Introduction: A considerable proportion of patients who undergo bariatric surgeries (BS) do not attend routine postoperative follow-up despite recommendations for such. Data are sparse regarding the various aspects of patient adherence to consultations following sleeve gastrectomy (SG). Objectives: To examine predictors of adherence to SG follow-up, reasons for attrition from follow-up, and the relationship between adherence to follow-up and weight loss results. Methods: A retrospective cohort study was performed with a mean follow-up of 3 years. Data were collected from electronic medical records and telephone questionnaires. Adherence was defined both as a numerical variable (ranking 0–9 according to the number of pre-scheduled postoperative visits) and as a dichotomous variable (adherent and non-adherent groups). Results: Of 178 patients, 46.63% were defined as “adherent,” according to the dichotomous definition. Compared to the “non-adherent group,” patients in the “adherent group” more regularly used vitamin D after the surgery, had fewer rehospitalizations, and reported a lower intake of sweetened beverages. The main reasons for attrition were work-related and difficulties in mobility. Adherence to postoperative follow-up was not found to be correlated to weight loss. Older age (OR = 1.04; p = 0.026) and postoperative side effects (OR = 2.33; p = 0.035) were found to be positive predictors for adherence, whereas rehospitalizations (OR = 0.08; p = 0.028) and ethnical minority status were negative predictors (OR = 0.42; p = 0.019). Conclusion: Adherence to postoperative follow-up was found to be associated with positive lifestyle behaviors; however, no correlation was found to mid-term weight loss outcomes.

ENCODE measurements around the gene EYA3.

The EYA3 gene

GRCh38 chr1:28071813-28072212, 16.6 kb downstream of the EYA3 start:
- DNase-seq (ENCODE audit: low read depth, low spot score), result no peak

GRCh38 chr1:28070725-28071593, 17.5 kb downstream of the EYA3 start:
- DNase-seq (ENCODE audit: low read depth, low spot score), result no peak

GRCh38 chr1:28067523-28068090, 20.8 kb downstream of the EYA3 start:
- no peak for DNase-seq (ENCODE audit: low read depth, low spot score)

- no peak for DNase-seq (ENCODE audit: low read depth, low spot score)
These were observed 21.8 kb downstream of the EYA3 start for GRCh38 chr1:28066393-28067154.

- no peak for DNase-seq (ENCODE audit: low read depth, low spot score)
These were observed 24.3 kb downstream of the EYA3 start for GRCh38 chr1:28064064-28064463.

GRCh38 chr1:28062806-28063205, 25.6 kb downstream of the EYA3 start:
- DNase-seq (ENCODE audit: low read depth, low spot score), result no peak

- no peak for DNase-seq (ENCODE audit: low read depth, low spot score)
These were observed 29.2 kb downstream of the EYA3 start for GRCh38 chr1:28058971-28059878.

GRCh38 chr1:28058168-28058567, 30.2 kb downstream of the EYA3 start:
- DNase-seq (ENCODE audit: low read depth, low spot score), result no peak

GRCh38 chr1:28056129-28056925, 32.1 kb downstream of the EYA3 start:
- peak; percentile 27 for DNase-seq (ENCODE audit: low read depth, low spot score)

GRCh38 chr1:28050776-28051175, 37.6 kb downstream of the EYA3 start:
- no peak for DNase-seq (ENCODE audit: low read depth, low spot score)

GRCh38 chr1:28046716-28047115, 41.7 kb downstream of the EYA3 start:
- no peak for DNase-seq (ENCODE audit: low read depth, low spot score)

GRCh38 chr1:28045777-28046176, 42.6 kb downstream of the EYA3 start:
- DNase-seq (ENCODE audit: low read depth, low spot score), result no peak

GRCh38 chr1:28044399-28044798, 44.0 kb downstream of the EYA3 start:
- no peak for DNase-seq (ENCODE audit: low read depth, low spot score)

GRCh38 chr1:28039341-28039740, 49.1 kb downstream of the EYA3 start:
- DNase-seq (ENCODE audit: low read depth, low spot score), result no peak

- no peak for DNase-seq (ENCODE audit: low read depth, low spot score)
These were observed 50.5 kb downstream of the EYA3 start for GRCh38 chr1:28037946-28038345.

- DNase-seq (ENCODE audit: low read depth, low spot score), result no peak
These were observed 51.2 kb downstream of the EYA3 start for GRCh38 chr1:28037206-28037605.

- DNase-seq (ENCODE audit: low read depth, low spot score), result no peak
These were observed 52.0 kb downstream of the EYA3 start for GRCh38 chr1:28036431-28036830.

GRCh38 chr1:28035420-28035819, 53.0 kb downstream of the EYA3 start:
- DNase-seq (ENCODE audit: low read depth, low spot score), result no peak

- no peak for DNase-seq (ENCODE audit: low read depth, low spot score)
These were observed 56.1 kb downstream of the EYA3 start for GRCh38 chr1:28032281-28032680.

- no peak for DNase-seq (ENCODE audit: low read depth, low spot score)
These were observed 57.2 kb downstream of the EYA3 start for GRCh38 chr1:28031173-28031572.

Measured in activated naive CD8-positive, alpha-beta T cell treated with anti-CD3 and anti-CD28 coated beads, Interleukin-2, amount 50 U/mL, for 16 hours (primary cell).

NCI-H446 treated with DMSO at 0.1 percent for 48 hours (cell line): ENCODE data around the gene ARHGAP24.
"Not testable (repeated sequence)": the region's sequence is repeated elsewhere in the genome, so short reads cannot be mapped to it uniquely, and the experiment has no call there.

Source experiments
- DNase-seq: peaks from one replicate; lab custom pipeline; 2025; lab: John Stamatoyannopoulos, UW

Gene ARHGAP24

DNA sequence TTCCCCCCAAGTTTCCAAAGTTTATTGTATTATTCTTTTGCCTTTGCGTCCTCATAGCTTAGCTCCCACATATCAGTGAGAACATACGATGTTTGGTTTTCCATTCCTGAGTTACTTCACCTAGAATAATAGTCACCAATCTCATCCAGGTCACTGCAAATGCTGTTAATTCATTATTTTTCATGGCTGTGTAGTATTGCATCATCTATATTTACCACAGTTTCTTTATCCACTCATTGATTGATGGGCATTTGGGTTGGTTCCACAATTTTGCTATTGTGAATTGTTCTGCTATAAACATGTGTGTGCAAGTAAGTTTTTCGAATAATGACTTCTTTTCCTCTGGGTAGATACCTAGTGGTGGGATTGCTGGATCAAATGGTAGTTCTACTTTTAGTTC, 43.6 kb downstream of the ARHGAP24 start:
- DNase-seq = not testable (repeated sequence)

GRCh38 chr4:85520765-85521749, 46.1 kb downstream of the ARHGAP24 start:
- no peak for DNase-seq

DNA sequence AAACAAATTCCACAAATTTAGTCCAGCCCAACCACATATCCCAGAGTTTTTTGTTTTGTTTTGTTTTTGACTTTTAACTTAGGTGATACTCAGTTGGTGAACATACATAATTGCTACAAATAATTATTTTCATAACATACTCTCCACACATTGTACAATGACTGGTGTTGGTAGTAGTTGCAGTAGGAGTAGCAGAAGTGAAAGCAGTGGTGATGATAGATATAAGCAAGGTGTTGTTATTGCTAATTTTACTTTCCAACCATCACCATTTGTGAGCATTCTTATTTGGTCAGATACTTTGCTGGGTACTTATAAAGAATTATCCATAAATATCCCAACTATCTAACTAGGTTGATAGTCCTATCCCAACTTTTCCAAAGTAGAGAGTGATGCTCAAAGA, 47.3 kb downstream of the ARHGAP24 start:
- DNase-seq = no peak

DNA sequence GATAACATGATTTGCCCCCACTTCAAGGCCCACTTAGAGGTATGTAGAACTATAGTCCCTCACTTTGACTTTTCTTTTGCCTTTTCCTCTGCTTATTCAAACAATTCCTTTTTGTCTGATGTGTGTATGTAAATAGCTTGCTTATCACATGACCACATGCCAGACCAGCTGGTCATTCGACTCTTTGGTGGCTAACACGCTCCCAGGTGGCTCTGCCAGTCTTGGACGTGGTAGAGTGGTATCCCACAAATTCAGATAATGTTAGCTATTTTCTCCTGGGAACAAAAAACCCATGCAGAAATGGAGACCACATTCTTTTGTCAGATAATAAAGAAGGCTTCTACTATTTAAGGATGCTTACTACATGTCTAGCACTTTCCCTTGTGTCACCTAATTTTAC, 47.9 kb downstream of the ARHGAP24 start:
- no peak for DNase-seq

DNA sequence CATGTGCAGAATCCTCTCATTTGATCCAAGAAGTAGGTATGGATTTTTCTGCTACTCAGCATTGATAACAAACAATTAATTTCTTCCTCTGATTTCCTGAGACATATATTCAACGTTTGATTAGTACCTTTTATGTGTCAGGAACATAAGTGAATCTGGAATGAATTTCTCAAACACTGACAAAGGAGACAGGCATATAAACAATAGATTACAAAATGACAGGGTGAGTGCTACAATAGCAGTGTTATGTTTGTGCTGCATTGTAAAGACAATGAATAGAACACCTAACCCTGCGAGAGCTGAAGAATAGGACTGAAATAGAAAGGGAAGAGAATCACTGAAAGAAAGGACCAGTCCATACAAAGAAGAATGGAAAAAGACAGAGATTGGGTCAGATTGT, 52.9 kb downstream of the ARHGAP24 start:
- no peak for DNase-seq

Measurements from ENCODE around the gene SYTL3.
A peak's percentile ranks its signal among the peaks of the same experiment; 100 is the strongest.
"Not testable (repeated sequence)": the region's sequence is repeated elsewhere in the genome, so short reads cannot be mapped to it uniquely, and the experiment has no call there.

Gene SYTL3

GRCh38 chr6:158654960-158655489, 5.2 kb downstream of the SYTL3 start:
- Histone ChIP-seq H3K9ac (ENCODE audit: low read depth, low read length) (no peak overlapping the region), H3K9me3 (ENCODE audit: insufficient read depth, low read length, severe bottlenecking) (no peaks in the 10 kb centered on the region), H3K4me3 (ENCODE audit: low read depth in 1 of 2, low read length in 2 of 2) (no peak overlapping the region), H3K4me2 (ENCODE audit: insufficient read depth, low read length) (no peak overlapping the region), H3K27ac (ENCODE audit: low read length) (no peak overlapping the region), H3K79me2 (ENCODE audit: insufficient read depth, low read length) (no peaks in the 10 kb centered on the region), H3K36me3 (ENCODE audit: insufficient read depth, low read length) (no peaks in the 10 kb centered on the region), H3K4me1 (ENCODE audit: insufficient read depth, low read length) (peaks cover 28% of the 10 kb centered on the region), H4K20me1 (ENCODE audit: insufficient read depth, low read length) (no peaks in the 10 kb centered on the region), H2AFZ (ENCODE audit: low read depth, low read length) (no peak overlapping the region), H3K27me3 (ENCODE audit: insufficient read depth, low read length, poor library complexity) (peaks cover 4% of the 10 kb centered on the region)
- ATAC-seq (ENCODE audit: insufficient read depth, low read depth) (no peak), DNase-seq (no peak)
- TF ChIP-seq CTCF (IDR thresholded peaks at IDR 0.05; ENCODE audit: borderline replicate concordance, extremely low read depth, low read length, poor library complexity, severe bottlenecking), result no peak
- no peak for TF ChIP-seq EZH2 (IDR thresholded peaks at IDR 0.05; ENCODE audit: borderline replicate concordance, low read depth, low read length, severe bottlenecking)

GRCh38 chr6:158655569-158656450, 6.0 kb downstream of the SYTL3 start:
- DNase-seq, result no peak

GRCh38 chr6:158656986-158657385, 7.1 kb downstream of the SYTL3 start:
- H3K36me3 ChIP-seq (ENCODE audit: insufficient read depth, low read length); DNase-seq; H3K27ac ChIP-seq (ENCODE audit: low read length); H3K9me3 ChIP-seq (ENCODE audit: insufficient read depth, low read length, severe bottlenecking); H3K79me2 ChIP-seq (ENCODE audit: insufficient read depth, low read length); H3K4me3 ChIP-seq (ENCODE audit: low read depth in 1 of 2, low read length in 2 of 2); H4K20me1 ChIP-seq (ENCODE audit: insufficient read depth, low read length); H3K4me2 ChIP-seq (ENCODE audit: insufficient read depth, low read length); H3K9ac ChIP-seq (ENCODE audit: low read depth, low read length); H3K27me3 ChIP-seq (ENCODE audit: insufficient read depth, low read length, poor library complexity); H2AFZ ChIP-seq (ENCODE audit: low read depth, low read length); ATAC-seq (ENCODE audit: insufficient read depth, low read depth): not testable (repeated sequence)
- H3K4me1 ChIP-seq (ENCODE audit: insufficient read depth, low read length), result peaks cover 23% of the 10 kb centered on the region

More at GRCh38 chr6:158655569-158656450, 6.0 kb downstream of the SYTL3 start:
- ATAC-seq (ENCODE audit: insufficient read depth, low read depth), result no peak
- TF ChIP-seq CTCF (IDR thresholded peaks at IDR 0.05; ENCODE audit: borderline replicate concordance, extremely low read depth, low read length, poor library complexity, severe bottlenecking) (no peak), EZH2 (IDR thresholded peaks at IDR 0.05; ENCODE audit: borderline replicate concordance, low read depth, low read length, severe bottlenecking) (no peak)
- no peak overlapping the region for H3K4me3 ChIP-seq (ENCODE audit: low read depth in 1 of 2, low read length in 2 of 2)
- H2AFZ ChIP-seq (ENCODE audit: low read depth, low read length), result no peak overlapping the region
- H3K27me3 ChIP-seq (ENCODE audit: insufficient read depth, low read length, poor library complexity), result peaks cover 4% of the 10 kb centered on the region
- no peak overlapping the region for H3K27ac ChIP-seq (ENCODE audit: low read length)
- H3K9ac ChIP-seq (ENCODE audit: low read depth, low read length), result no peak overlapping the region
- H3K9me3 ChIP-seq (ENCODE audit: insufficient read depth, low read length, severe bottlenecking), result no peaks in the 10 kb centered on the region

Bibliographical noteFunding Information:
This study was undertaken as part of the requirements for the MPH degree of Mrs. Ariela Goldenshluger, supervised by Prof. Lital Keinan-Boker, from the Faculty of Medicine of Tel-Aviv-University, Israel, and Dr. Ram Elazary from the Department of General Surgery, at Hadassah-Hebrew University Medical Center. The authors declare that they have no conflict of interest.
© 2018, Springer Science+Business Media, LLC, part of Springer Nature.
- Bariatric surgery
- Predictors of adherence
- Reasons for attrition
- Sleeve gastrectomy
ASJC Scopus subject areas
- Endocrinology, Diabetes and Metabolism
- Nutrition and Dietetics